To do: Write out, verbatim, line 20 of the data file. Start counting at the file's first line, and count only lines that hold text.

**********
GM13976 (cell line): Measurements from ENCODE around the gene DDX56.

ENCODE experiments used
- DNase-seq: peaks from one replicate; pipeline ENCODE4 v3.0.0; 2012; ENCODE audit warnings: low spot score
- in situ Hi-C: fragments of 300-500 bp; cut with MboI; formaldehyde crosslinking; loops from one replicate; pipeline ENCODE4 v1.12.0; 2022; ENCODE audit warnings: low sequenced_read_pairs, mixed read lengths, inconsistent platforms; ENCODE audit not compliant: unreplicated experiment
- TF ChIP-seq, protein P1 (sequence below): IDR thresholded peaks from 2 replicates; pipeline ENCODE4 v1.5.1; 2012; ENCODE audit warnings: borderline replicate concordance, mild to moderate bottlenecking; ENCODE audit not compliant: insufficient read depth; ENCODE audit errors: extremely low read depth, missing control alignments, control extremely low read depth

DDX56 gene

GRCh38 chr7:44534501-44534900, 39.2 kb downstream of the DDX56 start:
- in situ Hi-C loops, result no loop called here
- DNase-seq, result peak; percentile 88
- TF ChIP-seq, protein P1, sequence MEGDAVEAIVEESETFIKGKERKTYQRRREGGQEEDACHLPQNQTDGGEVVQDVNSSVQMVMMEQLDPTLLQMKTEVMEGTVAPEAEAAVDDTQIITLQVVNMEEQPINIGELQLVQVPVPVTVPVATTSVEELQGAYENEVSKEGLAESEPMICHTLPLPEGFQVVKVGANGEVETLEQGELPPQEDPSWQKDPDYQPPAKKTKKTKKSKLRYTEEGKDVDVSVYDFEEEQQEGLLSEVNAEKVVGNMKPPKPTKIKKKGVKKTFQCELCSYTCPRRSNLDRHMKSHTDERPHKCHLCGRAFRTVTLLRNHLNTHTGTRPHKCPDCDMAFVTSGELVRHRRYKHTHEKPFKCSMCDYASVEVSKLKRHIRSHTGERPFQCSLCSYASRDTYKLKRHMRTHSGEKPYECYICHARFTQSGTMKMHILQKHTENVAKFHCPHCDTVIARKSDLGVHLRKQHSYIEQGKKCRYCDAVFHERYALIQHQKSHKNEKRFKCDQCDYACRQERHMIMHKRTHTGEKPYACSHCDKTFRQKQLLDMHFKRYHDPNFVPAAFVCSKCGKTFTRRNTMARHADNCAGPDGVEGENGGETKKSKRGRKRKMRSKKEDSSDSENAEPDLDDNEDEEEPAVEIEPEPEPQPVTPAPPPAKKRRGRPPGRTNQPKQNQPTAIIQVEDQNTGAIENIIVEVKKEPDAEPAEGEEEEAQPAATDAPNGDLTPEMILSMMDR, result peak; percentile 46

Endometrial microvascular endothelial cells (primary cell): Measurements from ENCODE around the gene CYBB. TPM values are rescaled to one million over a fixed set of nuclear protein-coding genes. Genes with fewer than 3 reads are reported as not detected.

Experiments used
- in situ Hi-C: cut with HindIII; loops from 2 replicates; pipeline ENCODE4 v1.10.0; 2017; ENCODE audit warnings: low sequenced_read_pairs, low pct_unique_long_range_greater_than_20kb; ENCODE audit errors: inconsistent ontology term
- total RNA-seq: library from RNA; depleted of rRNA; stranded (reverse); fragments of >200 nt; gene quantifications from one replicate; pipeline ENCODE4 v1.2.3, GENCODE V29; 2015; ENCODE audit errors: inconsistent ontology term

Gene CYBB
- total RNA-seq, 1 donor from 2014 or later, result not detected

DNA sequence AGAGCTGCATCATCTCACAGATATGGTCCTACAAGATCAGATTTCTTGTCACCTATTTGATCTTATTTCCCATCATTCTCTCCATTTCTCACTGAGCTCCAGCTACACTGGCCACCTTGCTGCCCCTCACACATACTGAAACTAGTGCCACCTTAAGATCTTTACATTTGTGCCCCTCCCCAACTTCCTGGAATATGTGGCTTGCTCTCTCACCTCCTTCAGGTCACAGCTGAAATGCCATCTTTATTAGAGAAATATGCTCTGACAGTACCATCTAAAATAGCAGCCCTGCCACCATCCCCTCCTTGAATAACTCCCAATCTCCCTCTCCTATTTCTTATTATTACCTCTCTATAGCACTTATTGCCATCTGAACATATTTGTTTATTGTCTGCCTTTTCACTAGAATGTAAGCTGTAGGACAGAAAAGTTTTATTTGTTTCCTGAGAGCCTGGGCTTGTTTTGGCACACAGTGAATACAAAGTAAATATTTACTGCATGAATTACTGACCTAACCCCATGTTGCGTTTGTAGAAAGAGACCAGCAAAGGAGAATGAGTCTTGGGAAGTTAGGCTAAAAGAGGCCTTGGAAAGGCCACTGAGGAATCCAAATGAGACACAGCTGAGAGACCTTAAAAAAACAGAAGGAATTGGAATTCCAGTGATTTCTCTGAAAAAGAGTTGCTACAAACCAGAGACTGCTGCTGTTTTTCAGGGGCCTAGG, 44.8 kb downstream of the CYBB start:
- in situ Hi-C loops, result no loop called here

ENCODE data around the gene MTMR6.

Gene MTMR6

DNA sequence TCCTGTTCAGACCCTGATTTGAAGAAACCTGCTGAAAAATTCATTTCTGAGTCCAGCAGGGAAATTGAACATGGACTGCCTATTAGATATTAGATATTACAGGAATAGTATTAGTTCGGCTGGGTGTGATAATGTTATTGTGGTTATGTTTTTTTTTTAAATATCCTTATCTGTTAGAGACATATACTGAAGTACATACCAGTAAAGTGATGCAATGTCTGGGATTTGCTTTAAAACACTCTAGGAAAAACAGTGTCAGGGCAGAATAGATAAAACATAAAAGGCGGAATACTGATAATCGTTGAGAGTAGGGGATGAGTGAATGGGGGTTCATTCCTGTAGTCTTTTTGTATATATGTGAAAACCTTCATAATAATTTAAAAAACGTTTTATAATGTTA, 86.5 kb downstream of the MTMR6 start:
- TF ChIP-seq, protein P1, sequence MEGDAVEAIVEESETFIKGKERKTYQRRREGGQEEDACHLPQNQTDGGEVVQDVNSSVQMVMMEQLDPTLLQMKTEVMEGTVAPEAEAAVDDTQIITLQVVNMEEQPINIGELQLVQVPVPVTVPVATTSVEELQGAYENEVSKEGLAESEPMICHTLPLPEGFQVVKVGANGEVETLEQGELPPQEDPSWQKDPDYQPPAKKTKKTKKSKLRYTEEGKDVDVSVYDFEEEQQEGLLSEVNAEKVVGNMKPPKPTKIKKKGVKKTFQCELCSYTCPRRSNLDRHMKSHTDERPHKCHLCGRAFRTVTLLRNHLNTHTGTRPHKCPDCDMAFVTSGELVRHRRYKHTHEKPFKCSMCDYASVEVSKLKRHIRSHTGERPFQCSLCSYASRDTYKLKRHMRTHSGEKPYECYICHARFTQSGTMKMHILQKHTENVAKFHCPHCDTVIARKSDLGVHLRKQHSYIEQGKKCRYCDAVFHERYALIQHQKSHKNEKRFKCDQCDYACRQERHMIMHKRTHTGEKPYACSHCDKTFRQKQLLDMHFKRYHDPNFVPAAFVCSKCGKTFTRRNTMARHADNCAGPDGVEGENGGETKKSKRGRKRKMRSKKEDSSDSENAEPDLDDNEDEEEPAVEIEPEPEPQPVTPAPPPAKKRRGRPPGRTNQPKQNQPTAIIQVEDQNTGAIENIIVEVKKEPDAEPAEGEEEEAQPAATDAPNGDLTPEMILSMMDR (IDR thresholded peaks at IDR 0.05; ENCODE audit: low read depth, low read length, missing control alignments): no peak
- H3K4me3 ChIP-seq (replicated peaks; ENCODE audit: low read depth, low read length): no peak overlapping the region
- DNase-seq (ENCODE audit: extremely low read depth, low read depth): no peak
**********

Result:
Gene MTMR6